On 8 February 1950, at the Newport News Shipbuilding & Drydock Co. in Newport News, Virginia, the keel was laid for the largest passenger ship ever to be built in America—a liner that would eventually be named United States.
Big and Fast
Costing over $73 million, the first major liner to be built in a dry dock would soon become the new flagship of United States Lines. More than 3,100 shipyard workers completed the liner’s construction—from keel laying to launch to delivery—in just two years and three months. In July 1952, United States would win the coveted Blue Riband on her maiden crossing from Cunard’s Queen Mary, completing the run from Ambrose Lighthouse to Bishop Rock in 3 days, 10 hours and 40 minutes at a mean speed of 35.59 knots. Equipped four double-reduction geared steam turbines, quadruple screws and stabilizers, the fully air-conditioned United States was the fastest merchant ship in the world with a potential speed of over 36 knots. The 38,216 GRT eight deck liner is 988 feet long with 99 foot beam. She could carry 871 First Class, 508 Cabin Class and 551 Tourist Class passengers. While United States never served as a troopship, the liner was designed to accomodate up to 14,000 passengers in wartime.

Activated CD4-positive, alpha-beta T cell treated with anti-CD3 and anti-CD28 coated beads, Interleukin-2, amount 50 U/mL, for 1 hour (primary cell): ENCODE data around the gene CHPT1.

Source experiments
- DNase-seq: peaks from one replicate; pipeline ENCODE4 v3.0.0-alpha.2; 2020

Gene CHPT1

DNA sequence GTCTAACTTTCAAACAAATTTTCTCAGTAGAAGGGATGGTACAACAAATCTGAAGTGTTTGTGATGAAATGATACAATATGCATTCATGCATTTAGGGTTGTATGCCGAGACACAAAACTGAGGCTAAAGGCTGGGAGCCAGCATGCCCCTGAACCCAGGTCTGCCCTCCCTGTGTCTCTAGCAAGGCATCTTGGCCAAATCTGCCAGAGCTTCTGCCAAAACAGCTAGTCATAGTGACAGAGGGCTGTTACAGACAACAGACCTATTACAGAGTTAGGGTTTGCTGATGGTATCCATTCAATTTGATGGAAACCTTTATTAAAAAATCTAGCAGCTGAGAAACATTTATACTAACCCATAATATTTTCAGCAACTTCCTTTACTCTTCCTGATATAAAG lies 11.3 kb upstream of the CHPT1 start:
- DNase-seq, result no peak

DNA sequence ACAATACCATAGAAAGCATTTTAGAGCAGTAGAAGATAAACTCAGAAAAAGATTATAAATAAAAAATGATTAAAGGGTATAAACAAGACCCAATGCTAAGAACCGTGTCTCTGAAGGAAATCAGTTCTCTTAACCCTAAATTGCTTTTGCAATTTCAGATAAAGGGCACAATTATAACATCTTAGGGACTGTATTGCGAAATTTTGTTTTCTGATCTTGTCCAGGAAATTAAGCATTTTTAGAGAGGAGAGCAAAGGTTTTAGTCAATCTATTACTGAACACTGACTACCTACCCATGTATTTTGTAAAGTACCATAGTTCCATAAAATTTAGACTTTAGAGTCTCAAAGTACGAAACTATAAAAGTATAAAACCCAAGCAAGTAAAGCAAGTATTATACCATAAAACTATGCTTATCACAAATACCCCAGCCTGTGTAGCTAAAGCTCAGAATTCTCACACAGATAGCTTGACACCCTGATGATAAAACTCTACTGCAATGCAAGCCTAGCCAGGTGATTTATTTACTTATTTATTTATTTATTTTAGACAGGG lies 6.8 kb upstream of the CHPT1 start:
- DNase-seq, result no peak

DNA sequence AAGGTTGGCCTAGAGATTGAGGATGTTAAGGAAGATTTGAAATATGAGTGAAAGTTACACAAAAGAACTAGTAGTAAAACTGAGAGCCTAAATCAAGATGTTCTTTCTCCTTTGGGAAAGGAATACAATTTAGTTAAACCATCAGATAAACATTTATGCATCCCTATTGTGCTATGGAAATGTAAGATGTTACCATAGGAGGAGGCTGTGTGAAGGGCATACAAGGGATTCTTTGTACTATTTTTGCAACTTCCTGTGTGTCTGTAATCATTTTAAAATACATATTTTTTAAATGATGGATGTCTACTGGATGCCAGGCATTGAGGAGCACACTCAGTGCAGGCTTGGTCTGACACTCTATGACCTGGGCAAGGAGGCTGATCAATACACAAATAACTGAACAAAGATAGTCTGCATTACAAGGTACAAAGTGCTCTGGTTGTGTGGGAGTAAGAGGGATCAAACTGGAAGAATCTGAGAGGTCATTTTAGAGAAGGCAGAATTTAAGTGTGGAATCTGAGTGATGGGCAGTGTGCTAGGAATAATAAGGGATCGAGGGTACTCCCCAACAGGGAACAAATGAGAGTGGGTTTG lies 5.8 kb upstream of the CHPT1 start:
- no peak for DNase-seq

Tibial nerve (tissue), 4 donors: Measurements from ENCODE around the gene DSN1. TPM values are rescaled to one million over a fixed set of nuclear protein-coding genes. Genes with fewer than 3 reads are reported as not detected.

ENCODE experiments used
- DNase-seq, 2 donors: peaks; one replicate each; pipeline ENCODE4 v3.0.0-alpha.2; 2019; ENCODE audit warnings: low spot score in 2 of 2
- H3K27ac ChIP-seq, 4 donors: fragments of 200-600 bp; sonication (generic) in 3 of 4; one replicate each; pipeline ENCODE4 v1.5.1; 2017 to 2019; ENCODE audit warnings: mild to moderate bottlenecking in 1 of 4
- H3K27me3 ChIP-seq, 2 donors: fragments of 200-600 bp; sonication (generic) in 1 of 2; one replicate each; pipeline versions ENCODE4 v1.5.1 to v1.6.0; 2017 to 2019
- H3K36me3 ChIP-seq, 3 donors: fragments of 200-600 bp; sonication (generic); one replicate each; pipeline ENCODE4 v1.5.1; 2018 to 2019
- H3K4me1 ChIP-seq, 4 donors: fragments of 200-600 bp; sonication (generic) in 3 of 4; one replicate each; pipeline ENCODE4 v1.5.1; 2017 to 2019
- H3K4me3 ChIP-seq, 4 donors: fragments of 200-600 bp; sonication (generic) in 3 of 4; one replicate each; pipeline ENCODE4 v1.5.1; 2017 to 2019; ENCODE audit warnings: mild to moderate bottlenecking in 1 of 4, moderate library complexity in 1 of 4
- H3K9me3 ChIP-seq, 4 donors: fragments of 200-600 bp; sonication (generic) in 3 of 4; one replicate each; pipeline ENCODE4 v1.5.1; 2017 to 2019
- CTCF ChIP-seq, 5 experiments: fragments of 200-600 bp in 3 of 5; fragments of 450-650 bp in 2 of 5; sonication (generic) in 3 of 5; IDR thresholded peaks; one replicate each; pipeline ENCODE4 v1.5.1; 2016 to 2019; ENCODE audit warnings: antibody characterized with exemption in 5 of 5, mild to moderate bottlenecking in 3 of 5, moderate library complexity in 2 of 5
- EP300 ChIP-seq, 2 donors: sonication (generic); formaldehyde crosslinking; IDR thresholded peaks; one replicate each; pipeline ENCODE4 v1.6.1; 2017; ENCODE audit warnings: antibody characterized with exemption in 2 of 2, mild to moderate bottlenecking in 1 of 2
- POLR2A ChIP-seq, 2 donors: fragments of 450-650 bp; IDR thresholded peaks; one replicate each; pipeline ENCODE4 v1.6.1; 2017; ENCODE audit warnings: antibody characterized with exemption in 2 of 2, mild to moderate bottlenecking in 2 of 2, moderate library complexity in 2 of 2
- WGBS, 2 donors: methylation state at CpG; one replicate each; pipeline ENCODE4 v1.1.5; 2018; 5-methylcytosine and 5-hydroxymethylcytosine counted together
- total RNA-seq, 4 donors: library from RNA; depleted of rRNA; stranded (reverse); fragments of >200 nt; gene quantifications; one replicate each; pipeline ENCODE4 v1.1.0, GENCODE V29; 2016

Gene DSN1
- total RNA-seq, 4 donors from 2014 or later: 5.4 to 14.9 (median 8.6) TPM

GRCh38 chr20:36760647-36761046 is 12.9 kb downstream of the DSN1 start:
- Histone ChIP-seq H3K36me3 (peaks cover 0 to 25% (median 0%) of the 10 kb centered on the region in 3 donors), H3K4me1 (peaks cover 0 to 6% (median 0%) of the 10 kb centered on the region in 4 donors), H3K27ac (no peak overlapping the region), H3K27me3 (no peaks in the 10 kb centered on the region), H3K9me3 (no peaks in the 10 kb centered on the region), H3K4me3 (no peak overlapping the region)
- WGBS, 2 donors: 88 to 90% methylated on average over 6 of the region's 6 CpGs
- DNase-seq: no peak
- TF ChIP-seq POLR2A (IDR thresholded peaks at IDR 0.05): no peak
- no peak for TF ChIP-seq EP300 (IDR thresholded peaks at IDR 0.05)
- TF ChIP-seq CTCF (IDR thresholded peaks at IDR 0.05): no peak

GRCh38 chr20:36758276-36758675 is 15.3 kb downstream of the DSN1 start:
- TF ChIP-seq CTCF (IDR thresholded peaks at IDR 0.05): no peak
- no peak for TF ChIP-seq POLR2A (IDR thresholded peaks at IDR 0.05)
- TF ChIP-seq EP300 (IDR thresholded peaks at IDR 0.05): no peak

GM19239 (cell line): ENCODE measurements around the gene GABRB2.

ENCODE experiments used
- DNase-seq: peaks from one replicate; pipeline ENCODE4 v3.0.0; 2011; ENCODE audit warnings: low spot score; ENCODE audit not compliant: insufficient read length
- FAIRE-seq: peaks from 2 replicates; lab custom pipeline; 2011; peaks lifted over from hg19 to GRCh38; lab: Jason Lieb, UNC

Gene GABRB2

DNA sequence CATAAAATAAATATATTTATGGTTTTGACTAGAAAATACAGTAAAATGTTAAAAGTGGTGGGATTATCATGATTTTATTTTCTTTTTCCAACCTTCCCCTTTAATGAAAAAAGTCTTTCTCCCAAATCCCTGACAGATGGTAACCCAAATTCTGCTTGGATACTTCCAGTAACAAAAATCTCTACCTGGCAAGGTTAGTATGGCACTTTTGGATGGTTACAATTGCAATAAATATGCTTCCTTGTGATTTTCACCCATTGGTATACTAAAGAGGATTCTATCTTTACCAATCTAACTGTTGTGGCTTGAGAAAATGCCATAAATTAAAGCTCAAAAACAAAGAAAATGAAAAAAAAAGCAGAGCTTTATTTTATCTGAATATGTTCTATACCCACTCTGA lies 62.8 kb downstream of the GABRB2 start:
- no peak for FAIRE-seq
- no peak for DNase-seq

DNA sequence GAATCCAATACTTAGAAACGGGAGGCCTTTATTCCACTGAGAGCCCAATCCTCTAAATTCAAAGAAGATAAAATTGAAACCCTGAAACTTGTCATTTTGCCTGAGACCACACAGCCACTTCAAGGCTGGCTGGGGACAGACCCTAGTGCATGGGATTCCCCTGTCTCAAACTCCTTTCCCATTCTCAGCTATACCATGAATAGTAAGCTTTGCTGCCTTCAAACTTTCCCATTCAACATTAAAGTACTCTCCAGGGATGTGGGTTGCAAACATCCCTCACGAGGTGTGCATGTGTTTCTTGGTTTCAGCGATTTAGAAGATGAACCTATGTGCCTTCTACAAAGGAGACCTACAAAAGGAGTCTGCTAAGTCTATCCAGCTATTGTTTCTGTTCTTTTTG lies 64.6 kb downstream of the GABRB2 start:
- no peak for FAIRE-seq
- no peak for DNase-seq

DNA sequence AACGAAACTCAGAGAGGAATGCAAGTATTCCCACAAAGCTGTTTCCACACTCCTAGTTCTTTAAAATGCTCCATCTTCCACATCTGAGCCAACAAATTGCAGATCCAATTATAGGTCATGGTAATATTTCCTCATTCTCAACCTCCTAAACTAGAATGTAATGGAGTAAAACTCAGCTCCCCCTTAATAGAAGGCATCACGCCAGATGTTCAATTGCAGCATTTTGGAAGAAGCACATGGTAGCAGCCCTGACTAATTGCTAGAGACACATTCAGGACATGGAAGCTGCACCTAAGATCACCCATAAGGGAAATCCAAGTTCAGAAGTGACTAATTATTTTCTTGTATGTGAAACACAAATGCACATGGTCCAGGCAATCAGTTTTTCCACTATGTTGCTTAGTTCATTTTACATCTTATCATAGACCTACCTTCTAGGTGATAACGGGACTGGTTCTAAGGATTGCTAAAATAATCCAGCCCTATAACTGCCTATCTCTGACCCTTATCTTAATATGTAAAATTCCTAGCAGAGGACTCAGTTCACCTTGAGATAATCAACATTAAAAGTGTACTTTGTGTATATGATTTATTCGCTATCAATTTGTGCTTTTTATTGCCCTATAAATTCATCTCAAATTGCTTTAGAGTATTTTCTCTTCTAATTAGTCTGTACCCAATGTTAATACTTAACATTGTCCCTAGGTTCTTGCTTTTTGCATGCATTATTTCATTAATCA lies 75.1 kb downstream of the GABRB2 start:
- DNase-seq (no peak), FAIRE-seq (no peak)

United States entered service in July 1952. Her regular North Atlantic run was New York-Southampton-Le Havre with a call at Cobh in the summer and Bremerhaven in winter. The liner also made cruises with a limited number of single-class passengers. Yet United States’ service life was relatively brief—just a little over 17 years. The termination of a government operating subsidy speeded the superliner’s early retirement. United States made her last commercial voyage on 1 November 1969: Bremerhaven- Southampton-Le Havre-New York. Losses on the continued operation of the liner after the end of the subsidy had cost United States Line an estimated $4 to $5 million. In an age of increasing jet competition, and growing labor union demands, United States was becoming a big-time money loser. Her fate was sealed.
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